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Gene Review

NUC1  -  Nuc1p

Saccharomyces cerevisiae S288c

Synonyms: HRE329, J0310, Mitochondrial nuclease, YJL208C
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Disease relevance of NUC1

  • The deduced polypeptide, NucA, had a molecular weight of 29,650, presented a presumptive signal peptide in its N-terminal region and showed homology to the products of the nuc gene from Serratia marcescens and the NUC1 gene from Saccharomyces cerevisiae [1].

High impact information on NUC1

  • Deletion of NUC1 diminishes apoptotic death when mitochondrial respiration is increased but enhances necrotic death when oxidative phosphorylation is repressed, pointing to dual--lethal and vital--roles for EndoG [2].
  • Here, we show that the yeast homolog of EndoG (Nuc1p) can efficiently trigger apoptotic cell death when excluded from mitochondria [2].
  • Nuc1p induces apoptosis in yeast independently of metacaspase or of apoptosis inducing factor [2].
  • The overproduced PIF1 protein, which is firmly associated with insoluble mitochondrial structures, has been partially purified in a mitochondrial nuclease deficient nuc1 strain by a procedure including solubilization by urea and renaturation by dialysis at alkaline pH [3].
  • The amino acid sequence shows homology with two yeast proteins whose functions are analogous to that of the NUC-1 protein [4].

Biological context of NUC1

  • NUC1 is very poorly expressed, consistent with the codon usage bias determined from the DNA sequence and our previous determination of the number of enzyme molecules per cell [5].
  • The inferred amino acid sequence of NUC1 predicts that the nuclease is basic, rich in prolines, of average hydrophobicity, and has a molecular weight for the primary translation product of 37,209 daltons [5].
  • The NUC1 locus is located in the distal portion of the left arm of Chromosome X and encodes the major nuclease found in mitochondria [5].
  • Mapping of the 5' terminus of the NUC1 mRNA reveals that the mRNA has a long 400 base untranslated leader in which are found three open reading frames, each initiated by an AUG. The possibility that these upstream open reading frames contribute to the poor expression of the NUC1 gene is discussed [5].
  • In particular, the gradient of gene conversion at omega was most affected by the absence of the NUC1 nuclease [6].

Anatomical context of NUC1

  • Here we present the finding that nuclear recessive mutations in the NUC1 gene, which encodes the major nonspecific nuclease of yeast mitochondria, resulted in at least a 10-fold increase in amounts of the L-A dsRNA and its encoded coat protein [7].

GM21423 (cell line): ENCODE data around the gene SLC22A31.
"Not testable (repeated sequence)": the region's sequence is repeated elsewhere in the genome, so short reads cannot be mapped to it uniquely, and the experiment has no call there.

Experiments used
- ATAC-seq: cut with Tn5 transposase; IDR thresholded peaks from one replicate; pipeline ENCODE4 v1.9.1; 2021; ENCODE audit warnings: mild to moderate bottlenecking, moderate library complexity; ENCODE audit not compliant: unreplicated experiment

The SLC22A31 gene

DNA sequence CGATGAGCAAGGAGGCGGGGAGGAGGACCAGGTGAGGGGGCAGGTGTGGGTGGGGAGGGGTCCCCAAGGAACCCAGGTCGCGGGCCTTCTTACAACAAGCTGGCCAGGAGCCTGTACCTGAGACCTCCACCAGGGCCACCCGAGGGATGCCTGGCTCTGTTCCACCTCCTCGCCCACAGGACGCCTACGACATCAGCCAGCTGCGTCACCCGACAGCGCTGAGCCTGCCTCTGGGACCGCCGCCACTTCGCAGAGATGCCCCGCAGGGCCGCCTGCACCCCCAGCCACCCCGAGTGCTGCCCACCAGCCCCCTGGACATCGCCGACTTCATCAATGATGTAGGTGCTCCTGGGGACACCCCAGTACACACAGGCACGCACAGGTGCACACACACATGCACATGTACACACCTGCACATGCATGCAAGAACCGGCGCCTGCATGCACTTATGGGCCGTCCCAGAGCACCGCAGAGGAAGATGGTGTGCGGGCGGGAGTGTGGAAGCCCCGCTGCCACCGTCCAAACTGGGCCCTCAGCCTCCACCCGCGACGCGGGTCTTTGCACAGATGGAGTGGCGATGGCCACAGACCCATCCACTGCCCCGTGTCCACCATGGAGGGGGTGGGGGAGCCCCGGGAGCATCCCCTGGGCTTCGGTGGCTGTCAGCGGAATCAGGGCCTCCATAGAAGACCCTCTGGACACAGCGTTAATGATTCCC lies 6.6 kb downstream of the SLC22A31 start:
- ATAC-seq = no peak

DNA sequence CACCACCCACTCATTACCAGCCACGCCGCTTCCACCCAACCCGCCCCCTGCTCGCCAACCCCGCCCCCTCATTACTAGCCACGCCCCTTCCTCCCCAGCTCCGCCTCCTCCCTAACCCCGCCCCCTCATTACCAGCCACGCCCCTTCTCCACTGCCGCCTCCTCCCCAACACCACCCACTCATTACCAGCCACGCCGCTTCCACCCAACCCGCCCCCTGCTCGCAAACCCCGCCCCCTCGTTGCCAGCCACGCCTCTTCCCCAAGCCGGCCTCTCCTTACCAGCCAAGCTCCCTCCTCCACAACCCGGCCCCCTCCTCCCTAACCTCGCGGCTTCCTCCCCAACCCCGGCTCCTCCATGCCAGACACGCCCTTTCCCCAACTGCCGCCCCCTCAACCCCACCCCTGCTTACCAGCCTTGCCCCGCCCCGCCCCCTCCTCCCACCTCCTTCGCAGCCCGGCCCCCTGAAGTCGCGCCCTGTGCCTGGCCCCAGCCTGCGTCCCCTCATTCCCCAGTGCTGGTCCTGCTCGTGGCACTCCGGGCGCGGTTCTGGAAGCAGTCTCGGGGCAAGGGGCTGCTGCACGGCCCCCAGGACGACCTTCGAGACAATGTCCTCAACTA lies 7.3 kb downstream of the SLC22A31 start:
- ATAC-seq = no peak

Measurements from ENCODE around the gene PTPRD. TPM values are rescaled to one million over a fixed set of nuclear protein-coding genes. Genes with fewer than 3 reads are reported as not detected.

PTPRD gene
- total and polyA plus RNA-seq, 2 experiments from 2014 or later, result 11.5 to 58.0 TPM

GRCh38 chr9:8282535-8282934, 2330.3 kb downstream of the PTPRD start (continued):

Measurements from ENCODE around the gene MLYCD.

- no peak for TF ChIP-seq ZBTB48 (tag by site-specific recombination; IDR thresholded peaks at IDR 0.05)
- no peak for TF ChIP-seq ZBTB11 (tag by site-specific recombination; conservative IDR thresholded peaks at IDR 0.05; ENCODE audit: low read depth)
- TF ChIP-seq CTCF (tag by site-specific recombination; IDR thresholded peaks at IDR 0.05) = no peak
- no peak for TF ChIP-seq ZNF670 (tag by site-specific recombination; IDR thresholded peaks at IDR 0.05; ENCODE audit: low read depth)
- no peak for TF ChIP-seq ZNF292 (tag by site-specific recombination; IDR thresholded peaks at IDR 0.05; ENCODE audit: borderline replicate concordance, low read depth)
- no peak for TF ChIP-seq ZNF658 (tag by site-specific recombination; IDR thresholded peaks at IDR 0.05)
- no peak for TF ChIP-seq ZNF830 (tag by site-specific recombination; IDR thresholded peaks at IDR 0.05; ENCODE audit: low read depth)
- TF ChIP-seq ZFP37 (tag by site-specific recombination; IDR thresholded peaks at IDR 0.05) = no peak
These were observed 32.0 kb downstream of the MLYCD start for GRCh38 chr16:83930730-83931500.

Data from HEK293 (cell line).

• The increase in L-A expression in nuc1 strains was similar to that observed in strains with mutations in the nuclear gene encoding the most abundant outer mitochondrial membrane protein, porin. nuc1 mutations did not affect the level of porin in the mitochondrial outer membrane [7].

Associations of NUC1 with chemical compounds

  • Both NUC1 and nuc1 strains containing the L-A genome exhibited an increase in coat protein abundance and a concomitant increase in L-A dsRNA when the cells were grown on a nonfermentable carbon source rather than on glucose, an effect independent of the increase in coat protein due to nuc1 mutations or to the absence of M [7].

Other interactions of NUC1


  1. Identification, genetic analysis and characterization of a sugar-non-specific nuclease from the cyanobacterium Anabaena sp. PCC 7120. Muro-Pastor, A.M., Flores, E., Herrero, A., Wolk, C.P. Mol. Microbiol. (1992) [Pubmed]
  2. Endonuclease G regulates budding yeast life and death. Büttner, S., Eisenberg, T., Carmona-Gutierrez, D., Ruli, D., Knauer, H., Ruckenstuhl, C., Sigrist, C., Wissing, S., Kollroser, M., Fröhlich, K.U., Sigrist, S., Madeo, F. Mol. Cell (2007) [Pubmed]
  3. PIF1: a DNA helicase in yeast mitochondria. Lahaye, A., Stahl, H., Thines-Sempoux, D., Foury, F. EMBO J. (1991) [Pubmed]
  4. Molecular analysis of nuc-1+, a gene controlling phosphorus acquisition in Neurospora crassa. Kang, S., Metzenberg, R.L. Mol. Cell. Biol. (1990) [Pubmed]
  5. Sequence and expression of NUC1, the gene encoding the mitochondrial nuclease in Saccharomyces cerevisiae. Vincent, R.D., Hofmann, T.J., Zassenhaus, H.P. Nucleic Acids Res. (1988) [Pubmed]
  6. Analysis of the role of the NUC1 endo/exonuclease in yeast mitochondrial DNA recombination. Zassenhaus, H.P., Denniger, G. Curr. Genet. (1994) [Pubmed]
  7. Overproduction of yeast viruslike particles by strains deficient in a mitochondrial nuclease. Liu, Y.X., Dieckmann, C.L. Mol. Cell. Biol. (1989) [Pubmed]
  8. Functional domains of the transcriptional activator NUC-1 in Neurospora crassa. Kang, S. Gene (1993) [Pubmed]
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